The neighbor’s son had operated a methlab in Oregon City and caused three deaths in an accidental explosion at a Motel 6.

The neighbor had gotten a restraining order against her son, too, after he beat her up and robbed her.

Restraining orders and cellphones were two of the dominant modes of discourse these days.

A cellphone was used to say “definitely maybe” and a restraining order to say “maybe no.” (seis) Laura Triplette looked at herself in the bathroom mirror.

The sunglasses hid the black eyes and half a pound of foundation hid the bruise on her jaw.

She hadn’t broken it, just lost a tooth. Chipped a second. Fortunately the teeth weren’t front teeth.

The kids were now at school. Too bad there weren’t Carmelite penguins with rulers to slap their hands until they bled.

She could not even remember what she had said or done to set the kids off.

One minute she was in dispute with her children and the next thing she knew she was in an ambulance bound for the hospital. Her exhusband always said she had a genius for pissing people off.

She burst with laughter, she couldn’t help it. — Fuck him, fuck John’s lawyer ass, fuck John’s lawyer’s lawyer ass.

She had to organize tables and campaign workers for the President’s visit next week.

Move those buttons and bumperstickers, get the ball rolling.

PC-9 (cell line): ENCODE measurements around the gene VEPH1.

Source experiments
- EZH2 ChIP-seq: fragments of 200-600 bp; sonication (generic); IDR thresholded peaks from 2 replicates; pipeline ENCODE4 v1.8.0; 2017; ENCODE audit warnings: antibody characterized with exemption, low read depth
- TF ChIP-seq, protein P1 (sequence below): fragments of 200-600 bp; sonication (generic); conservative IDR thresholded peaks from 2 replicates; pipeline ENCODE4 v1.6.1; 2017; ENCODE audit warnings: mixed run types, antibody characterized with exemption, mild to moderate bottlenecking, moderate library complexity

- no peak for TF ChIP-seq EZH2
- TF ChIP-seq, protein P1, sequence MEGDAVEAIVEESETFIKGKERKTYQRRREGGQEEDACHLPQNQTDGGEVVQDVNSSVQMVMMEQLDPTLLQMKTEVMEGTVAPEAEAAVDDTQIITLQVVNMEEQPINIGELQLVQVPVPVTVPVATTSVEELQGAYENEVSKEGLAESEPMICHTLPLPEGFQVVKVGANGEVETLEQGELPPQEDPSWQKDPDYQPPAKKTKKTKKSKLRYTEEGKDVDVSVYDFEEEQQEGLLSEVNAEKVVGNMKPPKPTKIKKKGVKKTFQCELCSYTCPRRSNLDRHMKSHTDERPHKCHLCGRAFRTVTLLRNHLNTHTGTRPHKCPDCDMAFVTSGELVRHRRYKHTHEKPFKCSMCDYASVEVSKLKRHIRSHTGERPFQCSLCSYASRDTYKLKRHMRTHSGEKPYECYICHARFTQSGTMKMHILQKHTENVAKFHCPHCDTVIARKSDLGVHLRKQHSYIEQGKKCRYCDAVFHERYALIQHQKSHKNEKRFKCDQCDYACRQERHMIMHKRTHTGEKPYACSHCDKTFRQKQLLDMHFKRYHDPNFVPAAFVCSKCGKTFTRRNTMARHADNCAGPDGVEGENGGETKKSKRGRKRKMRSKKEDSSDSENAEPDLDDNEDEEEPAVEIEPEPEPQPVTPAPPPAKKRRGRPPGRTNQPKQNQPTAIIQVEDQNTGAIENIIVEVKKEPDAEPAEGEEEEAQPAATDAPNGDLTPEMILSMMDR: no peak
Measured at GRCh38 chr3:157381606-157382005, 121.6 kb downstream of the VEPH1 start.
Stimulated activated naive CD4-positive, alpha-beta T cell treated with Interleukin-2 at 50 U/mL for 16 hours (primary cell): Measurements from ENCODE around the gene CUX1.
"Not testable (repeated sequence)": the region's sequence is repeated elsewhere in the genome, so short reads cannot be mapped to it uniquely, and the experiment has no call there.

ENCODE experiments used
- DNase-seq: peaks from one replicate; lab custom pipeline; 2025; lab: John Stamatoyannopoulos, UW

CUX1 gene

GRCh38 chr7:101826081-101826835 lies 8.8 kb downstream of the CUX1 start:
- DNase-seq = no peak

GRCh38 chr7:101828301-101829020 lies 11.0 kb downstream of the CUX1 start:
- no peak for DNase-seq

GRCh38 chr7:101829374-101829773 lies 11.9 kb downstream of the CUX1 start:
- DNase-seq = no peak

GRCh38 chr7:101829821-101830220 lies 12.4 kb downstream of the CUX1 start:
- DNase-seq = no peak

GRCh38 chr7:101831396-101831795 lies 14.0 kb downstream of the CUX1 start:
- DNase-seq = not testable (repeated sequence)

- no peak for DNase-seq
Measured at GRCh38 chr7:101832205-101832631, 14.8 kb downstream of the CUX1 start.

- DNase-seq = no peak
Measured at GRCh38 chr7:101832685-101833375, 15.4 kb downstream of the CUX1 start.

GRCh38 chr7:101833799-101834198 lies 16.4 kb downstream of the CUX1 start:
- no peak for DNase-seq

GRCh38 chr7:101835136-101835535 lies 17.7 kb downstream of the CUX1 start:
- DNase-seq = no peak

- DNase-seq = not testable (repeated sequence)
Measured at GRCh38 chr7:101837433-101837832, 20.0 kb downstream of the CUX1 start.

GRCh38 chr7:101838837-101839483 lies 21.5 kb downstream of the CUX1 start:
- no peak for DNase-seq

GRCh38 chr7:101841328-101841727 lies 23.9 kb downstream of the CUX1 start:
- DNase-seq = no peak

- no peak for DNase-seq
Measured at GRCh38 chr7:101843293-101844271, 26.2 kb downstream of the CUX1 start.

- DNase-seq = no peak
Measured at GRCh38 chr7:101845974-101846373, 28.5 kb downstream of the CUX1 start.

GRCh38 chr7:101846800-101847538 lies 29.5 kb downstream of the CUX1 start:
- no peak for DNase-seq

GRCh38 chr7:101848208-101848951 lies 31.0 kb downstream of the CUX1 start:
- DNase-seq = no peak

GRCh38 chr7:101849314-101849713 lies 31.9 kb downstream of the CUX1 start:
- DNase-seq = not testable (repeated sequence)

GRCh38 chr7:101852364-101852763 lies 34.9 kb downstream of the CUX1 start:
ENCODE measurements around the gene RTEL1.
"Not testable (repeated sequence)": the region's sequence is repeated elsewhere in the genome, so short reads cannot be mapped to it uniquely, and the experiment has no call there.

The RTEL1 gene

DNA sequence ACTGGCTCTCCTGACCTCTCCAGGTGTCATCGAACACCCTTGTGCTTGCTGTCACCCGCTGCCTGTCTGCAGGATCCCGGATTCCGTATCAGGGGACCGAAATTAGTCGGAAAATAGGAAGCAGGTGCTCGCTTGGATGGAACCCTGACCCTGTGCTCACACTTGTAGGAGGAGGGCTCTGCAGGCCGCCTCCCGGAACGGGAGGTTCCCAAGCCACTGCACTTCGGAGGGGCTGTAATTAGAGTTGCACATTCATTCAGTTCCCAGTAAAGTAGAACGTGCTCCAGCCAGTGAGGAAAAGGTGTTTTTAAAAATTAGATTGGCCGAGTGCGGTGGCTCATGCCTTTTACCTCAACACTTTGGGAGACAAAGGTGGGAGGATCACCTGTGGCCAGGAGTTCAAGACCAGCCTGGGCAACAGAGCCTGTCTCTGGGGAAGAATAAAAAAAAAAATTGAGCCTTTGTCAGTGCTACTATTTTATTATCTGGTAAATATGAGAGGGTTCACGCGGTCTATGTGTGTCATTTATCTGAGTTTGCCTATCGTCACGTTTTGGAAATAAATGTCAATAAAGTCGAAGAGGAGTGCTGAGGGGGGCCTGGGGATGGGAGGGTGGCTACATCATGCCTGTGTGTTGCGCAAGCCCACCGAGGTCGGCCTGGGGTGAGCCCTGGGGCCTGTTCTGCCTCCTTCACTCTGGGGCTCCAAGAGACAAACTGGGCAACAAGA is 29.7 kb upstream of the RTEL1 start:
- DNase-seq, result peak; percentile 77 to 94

She was a precinct committee member, in part due to her ability to bribe or goad her children into endless hours of envelope stuffing, in part due to her exhusband’s connections.

The cocksucking bastard.

Laura Triplette took another viletasting sip from the glass.

Ploplopfizzfizz oh what a relief it — “Is that all there is?” blared from the livingroom radio. Tuned to the jazz station.

She hadn’t heard that song in eons.

That song couldn’t even be carbondated, that song was older than carbon, probably even older than the Big Bang.

Talk about Big Bangs. She had been talking to Johanna half an hour ago, Johanna being a central committee member and union local president, when they were interrupted by the loud klaxon screech and then a booming voice:

“MAY I HAVE YOUR ATTENTION…MAY I HAVE YOUR ATTENTION…”

Laura heard it clearly, too clearly.

Then Johanna said, “Gotta go. Bomb squad found a box in the park across the street. They’re evacuating the whole building.”

“So much for getting volunteers committed to set up tables.”

“That’s not funny, Laura.”

“Sorry.”

“Okay. I’ll call you later, smartass. I’ve really got to go.”

Then the therapist had phoned her. Gretchen probably left a god damn voicemail or email with the therapist.

Master of the pre-emptive strike, that one.

The therapist wanted all of them in separate sessions next week. — Again, she couldn’t help it, she laughed. — The therapist said something about displacement anxiety as Laura hung up.

A thought occurred to her and she ran into Gretchen’s bedroom and looked for the camcorder Gretchen was using for some “project” or other.

Gone.

Had Gretchen taken it to school?

Had she videotaped last night’s melee for showandtell?